Brazil was ruled by a series of monarchs in the period 1815–1889; first as a kingdom united with Portugal in the United Kingdom of Portugal, Brazil and the Algarves (1815–1822), subsequently as a sovereign and independent state, the Empire of Brazil (1822–1889).
Poland was ruled at various times either by dukes (the 10th–14th century) or by kings (the 11th-18th century).
The following is a list of rulers over Lithuania—grand dukes, kings, and presidents—the heads of authority over historical Lithuanian territory.
A livery collar or chain of office is a collar or heavy chain, usually of gold, worn as insignia of office or a mark of fealty or other association in Europe from the Middle Ages onwards.
The Lords of Coucy (Sires de Coucy), also spelt Couci, were a medieval lordship based on the barony of Coucy-le-Château-Auffrique, in Picardy.
A mantle (from mantellum, the Latin term for a cloak) is a type of loose garment usually worn over indoor clothing to serve the same purpose as an overcoat.
Lady Margaret Beaufort (usually pronounced:,; or), later Countess of Richmond and Derby (31 May 1441/1443 – 29 June 1509), was the mother of King Henry VII and paternal grandmother of King Henry VIII of England.
Margaret Hilda Thatcher, Baroness Thatcher, (13 October 19258 April 2013) was a British stateswoman who served as Prime Minister of the United Kingdom from 1979 to 1990 and Leader of the Conservative Party from 1975 to 1990.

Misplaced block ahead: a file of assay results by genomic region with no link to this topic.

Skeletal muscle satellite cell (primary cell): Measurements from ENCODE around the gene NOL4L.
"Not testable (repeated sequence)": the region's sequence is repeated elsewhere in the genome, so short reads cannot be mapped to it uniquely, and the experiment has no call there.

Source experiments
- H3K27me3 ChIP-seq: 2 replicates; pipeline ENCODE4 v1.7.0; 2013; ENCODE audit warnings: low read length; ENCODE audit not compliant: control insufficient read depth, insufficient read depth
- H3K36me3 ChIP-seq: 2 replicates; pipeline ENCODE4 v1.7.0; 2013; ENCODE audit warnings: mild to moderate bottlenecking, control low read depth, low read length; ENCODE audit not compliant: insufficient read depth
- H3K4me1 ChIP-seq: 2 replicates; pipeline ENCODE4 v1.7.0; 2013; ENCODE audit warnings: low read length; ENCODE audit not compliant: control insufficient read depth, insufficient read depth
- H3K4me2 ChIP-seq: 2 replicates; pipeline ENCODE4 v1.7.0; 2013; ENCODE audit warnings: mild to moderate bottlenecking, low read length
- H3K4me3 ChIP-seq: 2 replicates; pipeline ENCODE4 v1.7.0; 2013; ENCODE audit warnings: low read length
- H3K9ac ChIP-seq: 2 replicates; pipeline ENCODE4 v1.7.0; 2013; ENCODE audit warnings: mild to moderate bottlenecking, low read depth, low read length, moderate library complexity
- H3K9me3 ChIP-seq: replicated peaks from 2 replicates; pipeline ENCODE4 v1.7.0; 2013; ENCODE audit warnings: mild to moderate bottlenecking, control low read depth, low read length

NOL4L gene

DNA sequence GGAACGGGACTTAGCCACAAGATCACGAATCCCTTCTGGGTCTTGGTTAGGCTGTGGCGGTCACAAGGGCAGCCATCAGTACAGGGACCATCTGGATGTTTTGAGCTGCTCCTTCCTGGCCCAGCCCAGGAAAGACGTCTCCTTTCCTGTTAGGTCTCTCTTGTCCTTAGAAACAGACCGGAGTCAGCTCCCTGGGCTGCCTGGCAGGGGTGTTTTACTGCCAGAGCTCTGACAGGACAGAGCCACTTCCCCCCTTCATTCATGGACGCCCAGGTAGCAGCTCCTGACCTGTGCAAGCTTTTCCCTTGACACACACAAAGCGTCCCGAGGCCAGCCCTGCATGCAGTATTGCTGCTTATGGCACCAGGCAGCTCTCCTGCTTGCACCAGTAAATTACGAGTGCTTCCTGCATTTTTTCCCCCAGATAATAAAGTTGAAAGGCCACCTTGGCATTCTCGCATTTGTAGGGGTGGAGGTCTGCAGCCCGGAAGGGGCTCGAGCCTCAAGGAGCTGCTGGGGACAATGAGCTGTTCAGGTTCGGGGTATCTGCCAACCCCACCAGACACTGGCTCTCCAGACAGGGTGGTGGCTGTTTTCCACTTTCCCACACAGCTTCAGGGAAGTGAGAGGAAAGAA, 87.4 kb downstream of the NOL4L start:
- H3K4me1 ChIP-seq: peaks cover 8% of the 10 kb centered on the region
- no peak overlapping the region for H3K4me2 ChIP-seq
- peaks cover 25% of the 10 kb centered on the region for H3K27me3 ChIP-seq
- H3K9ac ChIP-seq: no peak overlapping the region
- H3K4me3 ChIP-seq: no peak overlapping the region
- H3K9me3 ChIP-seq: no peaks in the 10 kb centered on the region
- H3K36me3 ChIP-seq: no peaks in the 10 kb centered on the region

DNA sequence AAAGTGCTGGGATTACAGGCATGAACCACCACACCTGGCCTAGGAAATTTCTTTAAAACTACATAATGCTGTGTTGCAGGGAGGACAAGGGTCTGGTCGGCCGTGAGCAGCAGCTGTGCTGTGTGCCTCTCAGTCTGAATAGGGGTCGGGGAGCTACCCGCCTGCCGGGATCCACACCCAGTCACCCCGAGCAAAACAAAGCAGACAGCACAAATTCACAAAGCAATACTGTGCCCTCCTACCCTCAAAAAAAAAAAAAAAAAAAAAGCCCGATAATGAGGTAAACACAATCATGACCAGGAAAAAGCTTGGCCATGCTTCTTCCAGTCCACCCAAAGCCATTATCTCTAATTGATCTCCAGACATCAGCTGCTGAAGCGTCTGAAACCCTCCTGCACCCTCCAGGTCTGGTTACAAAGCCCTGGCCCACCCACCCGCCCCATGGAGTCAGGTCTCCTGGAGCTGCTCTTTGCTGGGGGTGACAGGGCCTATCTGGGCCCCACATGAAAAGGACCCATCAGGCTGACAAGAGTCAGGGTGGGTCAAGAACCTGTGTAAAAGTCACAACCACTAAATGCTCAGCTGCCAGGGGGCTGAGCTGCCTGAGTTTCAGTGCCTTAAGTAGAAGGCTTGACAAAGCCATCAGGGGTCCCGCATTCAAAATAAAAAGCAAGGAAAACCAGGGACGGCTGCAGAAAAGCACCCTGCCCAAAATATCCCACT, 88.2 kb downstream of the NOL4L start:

Margrethe II (Margrethe 2.,; Margreta 2.; Margrethe II; full name: Margrethe Alexandrine Þórhildur Ingrid; born 16 April 1940) is the Queen of Denmark; as well as the supreme authority of the Church of Denmark and Commander-in-Chief of the Danish Defence.
Lady Florence Mary Fagan (born 11 September 1939)After appointment as a Lady Companion of the Order of the Garter (LG), she has chosen to be known as Lady Mary Fagan in lieu of the previously correct Dame Mary Fagan is a former Lord Lieutenant of Hampshire, who served from 1994 until her retirement on 11 September 2014.
Mary I (18 February 1516 – 17 November 1558) was the Queen of England and Ireland from July 1553 until her death.
Mary II (30 April 1662 – 28 December 1694) was Queen of England, Scotland, and Ireland, co-reigning with her husband and first cousin, King William III and II, from 1689 until her death; popular histories usually refer to their joint reign as that of William and Mary.
Mary of Teck (Victoria Mary Augusta Louise Olga Pauline Claudine Agnes; 26 May 1867 – 24 March 1953) was Queen consort of the United Kingdom and the British Dominions and Empress of India as the wife of King George V. Although technically a princess of Teck, in the Kingdom of Württemberg, she was born and raised in England.
Mervyn Allister King, Baron King of Lothbury, (born 30 March 1948) is a British economist and public servant who served as the Governor of the Bank of England from 2003 to 2013.
Admiral of the Fleet Michael Cecil Boyce, Baron Boyce, (born 2 April 1943) is a former Royal Navy officer who now sits as a crossbench member of the House of Lords.
Middle French (le moyen français) is a historical division of the French language that covers the period from the 14th to the early 17th centuries.
Sir Miles Stapleton of Bedale (or of Cotherstone) KG (1320?–1364) was an English knight, one of the Knights Founder of the Order of the Garter.
The Military Knights of Windsor, originally the Alms Knights and informally the Poor Knights, are retired military officers who receive a pension and accommodation at Windsor Castle, and who provide support for the Order of the Garter and for the services of St. George's Chapel, Windsor Castle.
The mitre (British English) (Greek: μίτρα, "headband" or "turban") or miter (American English; see spelling differences), is a type of headgear now known as the traditional, ceremonial head-dress of bishops and certain abbots in traditional Christianity.
The monarchy of the United Kingdom, commonly referred to as the British monarchy, is the constitutional monarchy of the United Kingdom, its dependencies and its overseas territories.